I was chatting to a student recently and was taken aback to discover that she chose her new camera based on how it felt in the hand. This is something that I practically preach as gospel, but the number of people who have actually taken my advice when I suggest, ‘choose the camera that feels right in the hand’ can probably be counted on one hand (I’ve advised a fairly large number of people as it so happens, so the few actually choosing a camera based on feel are statistically very low). Yet today, more than at any other point in photography’s history, the real difference between cameras is how they feel.
Sure, there are differences between sensor x and sensor y. Camera A might focus infinitesimally faster than camera B, but camera B probably trumps camera A is other regards. Basically, whatever camera you choose today is able to achieve image results that we could only daydream about 10 years ago. Whether it’s an entry level Sony A5000 or a flagship Canon EOS 5Ds, the margins between what the one can do over the other have narrowed to the point that a skilled photographer can produce excellent, publishable, printable to 17” wide images on virtually any current APS-C, M4/3s or FF DSLR or mirrorless interchangeable lens camera (and a great deal of the competent compacts besides). So with the sensor tech and the mechanics in the camera at such an advanced stage, it’s how you feel with the camera in your hand that decides which camera is better than the other.
Back in 2002 I bought my first new SLR camera (I had plenty of secondhand bodies up to that point); an out-of-the-box Nikon F100. I had never picked the camera up before, but drooled over the specs from the moment it was introduced. This was to me not only the poor man’s F5, but the traveler's ultimate 35mm since it had all the advantages of the F5’s metering and focus sans the blistering frame rate and vertical grip. I ditched a beautiful F3 and a much abused but still loved N90s to pay for the F100. In every way the new camera was better than what I had already. It was intuitive to use and Nikon hadn’t gotten to the stage where we even had to contemplate menu’s, so I was up and shooting confidently without even reading the manual.
It was all wonderful up until the point that I spent a day photographing graduates at the University graduation. I went home that night with blisters on the ends of three of my right hand’s fingers. I had discovered that the grip is just a mite too shallow for my fingers, resulting in them pressing up hard against the camera body while I was working. The next day I bounced between my beloved F4s and an FE2 with an MD-12 motor drive (an assistant loading film and swapping cameras). My fingers welcomed the change.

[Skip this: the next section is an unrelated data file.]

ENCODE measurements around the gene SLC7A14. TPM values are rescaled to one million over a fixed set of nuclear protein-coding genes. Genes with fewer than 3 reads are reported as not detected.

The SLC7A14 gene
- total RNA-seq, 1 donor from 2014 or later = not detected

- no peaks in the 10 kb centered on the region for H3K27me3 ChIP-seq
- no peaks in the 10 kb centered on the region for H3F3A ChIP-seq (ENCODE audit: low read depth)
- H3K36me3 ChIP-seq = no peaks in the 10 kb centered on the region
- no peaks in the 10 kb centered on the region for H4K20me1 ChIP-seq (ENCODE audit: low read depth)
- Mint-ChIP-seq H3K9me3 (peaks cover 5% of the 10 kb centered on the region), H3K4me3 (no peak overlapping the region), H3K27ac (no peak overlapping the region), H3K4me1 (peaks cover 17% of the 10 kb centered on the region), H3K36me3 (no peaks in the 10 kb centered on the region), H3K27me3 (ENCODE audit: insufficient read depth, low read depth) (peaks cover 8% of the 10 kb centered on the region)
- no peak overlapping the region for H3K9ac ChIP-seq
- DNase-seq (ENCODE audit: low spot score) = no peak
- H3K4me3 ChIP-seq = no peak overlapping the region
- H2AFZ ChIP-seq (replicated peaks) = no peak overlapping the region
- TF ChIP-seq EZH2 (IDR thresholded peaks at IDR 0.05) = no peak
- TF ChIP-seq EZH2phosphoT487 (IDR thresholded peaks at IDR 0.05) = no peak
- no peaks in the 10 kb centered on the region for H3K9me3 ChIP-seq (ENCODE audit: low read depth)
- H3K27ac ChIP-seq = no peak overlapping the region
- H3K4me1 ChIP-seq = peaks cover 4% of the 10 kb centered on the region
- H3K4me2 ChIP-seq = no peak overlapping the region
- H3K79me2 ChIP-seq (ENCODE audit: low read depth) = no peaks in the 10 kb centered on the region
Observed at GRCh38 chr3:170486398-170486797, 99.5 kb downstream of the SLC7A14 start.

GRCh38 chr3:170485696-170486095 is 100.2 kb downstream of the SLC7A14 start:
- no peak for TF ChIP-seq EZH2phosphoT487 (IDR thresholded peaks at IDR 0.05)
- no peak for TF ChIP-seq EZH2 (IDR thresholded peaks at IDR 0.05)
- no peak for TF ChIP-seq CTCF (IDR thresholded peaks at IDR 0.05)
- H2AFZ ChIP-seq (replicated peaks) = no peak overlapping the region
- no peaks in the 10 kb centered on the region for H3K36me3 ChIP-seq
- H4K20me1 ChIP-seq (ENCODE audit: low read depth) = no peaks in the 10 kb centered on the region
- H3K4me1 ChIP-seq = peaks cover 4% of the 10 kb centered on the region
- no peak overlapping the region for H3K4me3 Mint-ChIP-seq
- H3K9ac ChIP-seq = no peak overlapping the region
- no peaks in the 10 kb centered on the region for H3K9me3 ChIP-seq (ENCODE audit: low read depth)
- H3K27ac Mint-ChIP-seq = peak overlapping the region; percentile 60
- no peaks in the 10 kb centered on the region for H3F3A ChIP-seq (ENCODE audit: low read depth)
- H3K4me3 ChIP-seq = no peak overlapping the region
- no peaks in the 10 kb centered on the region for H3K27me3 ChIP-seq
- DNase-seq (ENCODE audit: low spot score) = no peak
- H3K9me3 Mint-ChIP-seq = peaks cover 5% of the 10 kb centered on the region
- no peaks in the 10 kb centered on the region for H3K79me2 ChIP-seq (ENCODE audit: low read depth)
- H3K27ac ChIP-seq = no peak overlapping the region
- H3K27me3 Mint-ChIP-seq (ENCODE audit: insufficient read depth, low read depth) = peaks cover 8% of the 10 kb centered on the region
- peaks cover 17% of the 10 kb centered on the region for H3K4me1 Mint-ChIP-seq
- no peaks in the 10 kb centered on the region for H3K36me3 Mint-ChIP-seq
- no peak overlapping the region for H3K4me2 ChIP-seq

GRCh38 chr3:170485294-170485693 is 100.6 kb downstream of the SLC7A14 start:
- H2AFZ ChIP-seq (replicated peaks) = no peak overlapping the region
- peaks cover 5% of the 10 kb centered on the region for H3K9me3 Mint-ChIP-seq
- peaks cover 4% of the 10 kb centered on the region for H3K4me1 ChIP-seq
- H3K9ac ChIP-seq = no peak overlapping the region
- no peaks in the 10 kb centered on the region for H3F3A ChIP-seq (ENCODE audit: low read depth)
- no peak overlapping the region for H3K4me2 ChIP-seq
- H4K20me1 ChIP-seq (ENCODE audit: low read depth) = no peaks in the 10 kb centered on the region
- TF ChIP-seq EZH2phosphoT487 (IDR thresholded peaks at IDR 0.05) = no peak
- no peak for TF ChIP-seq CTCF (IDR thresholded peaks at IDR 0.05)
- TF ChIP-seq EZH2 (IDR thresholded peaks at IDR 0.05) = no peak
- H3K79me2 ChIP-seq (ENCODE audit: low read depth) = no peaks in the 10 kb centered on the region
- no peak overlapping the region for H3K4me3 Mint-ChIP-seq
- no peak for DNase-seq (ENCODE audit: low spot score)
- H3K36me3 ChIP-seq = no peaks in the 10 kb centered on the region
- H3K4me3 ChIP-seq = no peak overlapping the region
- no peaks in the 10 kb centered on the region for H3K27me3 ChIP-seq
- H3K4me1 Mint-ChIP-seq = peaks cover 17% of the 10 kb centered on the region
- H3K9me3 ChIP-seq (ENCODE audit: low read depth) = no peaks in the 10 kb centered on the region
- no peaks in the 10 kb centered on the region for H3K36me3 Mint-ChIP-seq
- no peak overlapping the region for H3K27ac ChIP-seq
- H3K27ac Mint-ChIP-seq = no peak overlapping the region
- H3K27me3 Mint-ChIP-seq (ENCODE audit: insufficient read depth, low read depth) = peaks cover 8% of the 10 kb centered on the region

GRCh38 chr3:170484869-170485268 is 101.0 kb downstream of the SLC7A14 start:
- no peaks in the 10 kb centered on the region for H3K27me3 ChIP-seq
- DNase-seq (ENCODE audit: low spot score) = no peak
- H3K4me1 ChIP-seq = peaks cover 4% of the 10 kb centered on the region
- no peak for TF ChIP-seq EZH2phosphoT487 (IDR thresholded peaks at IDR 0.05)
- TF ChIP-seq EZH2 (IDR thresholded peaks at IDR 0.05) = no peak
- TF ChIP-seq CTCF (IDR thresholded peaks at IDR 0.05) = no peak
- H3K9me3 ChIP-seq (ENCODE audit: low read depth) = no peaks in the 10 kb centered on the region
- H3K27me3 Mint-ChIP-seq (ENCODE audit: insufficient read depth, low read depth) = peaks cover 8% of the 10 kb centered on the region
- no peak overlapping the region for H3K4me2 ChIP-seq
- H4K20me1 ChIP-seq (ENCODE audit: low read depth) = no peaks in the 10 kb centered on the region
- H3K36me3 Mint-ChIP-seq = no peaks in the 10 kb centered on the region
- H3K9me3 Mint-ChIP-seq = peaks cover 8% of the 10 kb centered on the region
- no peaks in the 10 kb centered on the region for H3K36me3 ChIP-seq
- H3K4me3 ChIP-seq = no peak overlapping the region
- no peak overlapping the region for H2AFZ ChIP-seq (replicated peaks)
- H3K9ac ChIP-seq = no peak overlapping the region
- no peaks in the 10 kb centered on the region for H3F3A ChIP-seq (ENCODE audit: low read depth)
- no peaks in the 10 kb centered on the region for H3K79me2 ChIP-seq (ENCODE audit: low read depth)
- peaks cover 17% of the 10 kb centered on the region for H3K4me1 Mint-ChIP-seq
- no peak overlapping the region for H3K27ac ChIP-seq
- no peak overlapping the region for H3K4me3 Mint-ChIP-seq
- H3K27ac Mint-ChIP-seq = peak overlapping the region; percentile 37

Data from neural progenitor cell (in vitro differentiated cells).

I continued to shoot with the F100 right up until I entered digital with a Nikon D200. However, whenever I knew that I would be shooting for a long period and burning a lot of frames, I would pull out the F4s rather than the F100, simply because I knew that it felt better in the hand. So the irony is that the F100, which I bought for it’s autofocus and as an event camera, ended up being used on a tripod most of the time, while the F4s, which had appalling autofocus in comparison remained my goto event and reportage camera.
The point of all this really, is that if the camera doesn’t feel right in the hand, it will work against you while you try to create images. 6 years ago I didn’t enjoy the ergonomics of Canon cameras. The grips were too thin and button placement was somewhat at odds to how I felt the ergonomics of a camera should behave. The current crop of Canon’s on the other hand are a dream to hold and use. The beefy grip is now comfortable even on the entry level units and the buttons are more logically spaced. Were I to enter photography now there is a 50/50 chance I would go to either Canon or Nikon. But not to Sony. Sony still has a lot to learn in the world of ergonomics. They make amazing cameras admittedly and I have found myself recommending the A6000 in particular to several photographers (including my own brother). However, working with a Sony tends to be a slower process than with a Canon or Nikon (I can’t speak for the the new version IIs of the A7 series admittedly, which are very interesting cameras).
Another case in point to the way that it feels in the hand is the actual physical size of the camera. My wife hates it when I hand over the D3x (even the D800) for her to take a photograph as it is simply too big for her hands. On the other hand she has no problem using my significantly smaller Fujifilm XT-1 or her own Sony NEX-5n. Size matters it would seem, and smaller is better for the large proportion of photographers out there.
So forget about megapixels and frame-rates for a while. Ignore the see-in-the-dark ISO levels that cameras have. If you want to buy a camera, put it in your hand and hold it. Does it feel good? If you peep through the viewfinder, does it invite you to keep on looking? when you click the shutter, do you like the sound that it makes? Can you press all the buttons with ease, even if your eye is at the viewfinder? One day, the way it feels, sounds, and even how it looks cosmetically, may be what invites you create a photograph; for the simple joy of using the camera.